Antidepressant prescription rates in the United Kingdom (UK) are among the highest in Western Europe and prescription rates in Northern Ireland (NI) are significantly higher than the rest of the UK. Moreover, while prescription rates are climbing annually, rates of depression are not changing, and evidence suggests that a range of socio-economic and geographical factors may be responsible.
The primary aim was to calculate the rates of antidepressant prescribing for the Northern Ireland population for years 2011 to 2015 and identify significant socio-demographic predictors.
Methods (including data)
This Administrative Research Centre (Northern Ireland) study linked data from the 2011 census and prescribing records (Enhanced Prescribing Database). The British National Formulary codes was used to identify the four main antidepressant drug types.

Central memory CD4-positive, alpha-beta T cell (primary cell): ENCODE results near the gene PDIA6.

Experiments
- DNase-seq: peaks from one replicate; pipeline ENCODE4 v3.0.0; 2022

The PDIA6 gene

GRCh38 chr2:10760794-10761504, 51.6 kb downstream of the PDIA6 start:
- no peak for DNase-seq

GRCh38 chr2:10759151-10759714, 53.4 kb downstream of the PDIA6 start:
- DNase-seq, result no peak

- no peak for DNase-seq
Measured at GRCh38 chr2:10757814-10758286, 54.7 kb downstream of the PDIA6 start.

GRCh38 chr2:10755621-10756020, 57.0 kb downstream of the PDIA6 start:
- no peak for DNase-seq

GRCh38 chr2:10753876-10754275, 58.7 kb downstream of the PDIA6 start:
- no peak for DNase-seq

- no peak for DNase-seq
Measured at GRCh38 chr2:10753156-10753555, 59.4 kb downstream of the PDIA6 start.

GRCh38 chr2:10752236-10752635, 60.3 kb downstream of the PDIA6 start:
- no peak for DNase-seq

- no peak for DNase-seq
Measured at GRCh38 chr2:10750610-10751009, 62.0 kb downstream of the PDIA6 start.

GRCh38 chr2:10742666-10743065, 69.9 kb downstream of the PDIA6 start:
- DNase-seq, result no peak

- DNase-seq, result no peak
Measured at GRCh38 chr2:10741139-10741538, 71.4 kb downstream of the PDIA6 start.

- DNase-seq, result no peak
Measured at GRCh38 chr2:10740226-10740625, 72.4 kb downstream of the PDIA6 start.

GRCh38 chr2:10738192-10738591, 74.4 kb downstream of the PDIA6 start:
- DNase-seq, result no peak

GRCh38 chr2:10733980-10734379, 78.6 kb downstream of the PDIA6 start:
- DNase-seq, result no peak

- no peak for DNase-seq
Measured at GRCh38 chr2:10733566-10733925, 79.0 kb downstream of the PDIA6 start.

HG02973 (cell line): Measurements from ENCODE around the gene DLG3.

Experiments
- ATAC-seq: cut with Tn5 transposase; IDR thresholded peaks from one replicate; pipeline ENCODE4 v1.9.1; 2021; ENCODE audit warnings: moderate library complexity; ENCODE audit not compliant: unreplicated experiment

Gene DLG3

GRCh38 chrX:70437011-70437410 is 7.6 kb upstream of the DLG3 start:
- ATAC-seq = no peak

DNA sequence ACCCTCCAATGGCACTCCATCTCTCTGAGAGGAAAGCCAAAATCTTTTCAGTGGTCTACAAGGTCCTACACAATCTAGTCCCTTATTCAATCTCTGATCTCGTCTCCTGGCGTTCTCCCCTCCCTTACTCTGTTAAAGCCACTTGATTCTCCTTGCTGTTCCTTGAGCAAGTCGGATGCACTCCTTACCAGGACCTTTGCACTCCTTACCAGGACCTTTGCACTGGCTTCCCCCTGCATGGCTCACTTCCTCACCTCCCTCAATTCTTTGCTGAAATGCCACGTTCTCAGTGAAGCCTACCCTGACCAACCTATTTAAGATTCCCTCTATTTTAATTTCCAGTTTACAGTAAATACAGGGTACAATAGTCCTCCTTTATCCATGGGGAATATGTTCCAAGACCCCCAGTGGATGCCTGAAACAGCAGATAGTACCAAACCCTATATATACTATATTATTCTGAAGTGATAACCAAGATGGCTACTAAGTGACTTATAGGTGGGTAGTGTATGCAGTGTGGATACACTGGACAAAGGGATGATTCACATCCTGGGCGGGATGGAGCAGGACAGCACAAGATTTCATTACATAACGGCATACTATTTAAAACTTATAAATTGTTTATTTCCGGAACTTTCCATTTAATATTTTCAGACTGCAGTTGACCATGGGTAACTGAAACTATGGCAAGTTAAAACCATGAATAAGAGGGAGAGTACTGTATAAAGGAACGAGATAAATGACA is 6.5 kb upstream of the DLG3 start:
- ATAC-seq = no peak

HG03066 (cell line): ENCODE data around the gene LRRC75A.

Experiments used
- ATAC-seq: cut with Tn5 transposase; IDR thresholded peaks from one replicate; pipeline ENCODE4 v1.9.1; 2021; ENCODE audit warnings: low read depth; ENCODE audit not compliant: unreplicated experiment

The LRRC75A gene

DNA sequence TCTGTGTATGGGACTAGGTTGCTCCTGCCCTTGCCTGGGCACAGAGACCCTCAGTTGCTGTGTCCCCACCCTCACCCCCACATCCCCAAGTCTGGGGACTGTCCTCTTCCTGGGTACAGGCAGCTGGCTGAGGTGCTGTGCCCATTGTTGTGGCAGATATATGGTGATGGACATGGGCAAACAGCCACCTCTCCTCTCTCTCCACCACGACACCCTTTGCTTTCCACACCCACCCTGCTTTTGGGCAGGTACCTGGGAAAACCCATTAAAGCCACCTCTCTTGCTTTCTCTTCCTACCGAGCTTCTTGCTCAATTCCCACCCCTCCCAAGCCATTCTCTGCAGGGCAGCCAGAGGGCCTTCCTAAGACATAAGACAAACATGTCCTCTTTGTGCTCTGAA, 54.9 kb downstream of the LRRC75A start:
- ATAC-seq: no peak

Results indicated high levels of antidepressant prescribing for years 2011 to 2015 and significant associations were found with demographic, health, and economic variables.
Northern Ireland has high levels of antidepressant prescribing compared to other parts of the UK and other European countries. This suggests that there is a need to extend the provision of social prescribing, where people can avail of local, non-clinical options to alleviate mental health problems.